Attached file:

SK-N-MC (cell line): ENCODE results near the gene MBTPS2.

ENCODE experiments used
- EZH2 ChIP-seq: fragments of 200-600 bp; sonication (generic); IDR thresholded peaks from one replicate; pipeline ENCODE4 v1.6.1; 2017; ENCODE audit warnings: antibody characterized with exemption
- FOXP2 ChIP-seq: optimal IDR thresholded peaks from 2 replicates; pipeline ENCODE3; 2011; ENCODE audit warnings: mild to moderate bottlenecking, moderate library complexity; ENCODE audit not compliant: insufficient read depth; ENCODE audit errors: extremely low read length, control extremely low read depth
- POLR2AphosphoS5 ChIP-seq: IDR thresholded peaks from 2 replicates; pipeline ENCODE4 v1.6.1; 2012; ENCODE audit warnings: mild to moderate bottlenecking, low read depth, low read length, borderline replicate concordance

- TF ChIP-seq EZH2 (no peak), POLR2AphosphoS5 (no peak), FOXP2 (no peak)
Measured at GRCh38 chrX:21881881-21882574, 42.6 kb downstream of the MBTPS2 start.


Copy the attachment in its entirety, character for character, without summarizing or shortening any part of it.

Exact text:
SK-N-MC (cell line): ENCODE results near the gene MBTPS2.

ENCODE experiments used
- EZH2 ChIP-seq: fragments of 200-600 bp; sonication (generic); IDR thresholded peaks from one replicate; pipeline ENCODE4 v1.6.1; 2017; ENCODE audit warnings: antibody characterized with exemption
- FOXP2 ChIP-seq: optimal IDR thresholded peaks from 2 replicates; pipeline ENCODE3; 2011; ENCODE audit warnings: mild to moderate bottlenecking, moderate library complexity; ENCODE audit not compliant: insufficient read depth; ENCODE audit errors: extremely low read length, control extremely low read depth
- POLR2AphosphoS5 ChIP-seq: IDR thresholded peaks from 2 replicates; pipeline ENCODE4 v1.6.1; 2012; ENCODE audit warnings: mild to moderate bottlenecking, low read depth, low read length, borderline replicate concordance

- TF ChIP-seq EZH2 (no peak), POLR2AphosphoS5 (no peak), FOXP2 (no peak)
Measured at GRCh38 chrX:21881881-21882574, 42.6 kb downstream of the MBTPS2 start.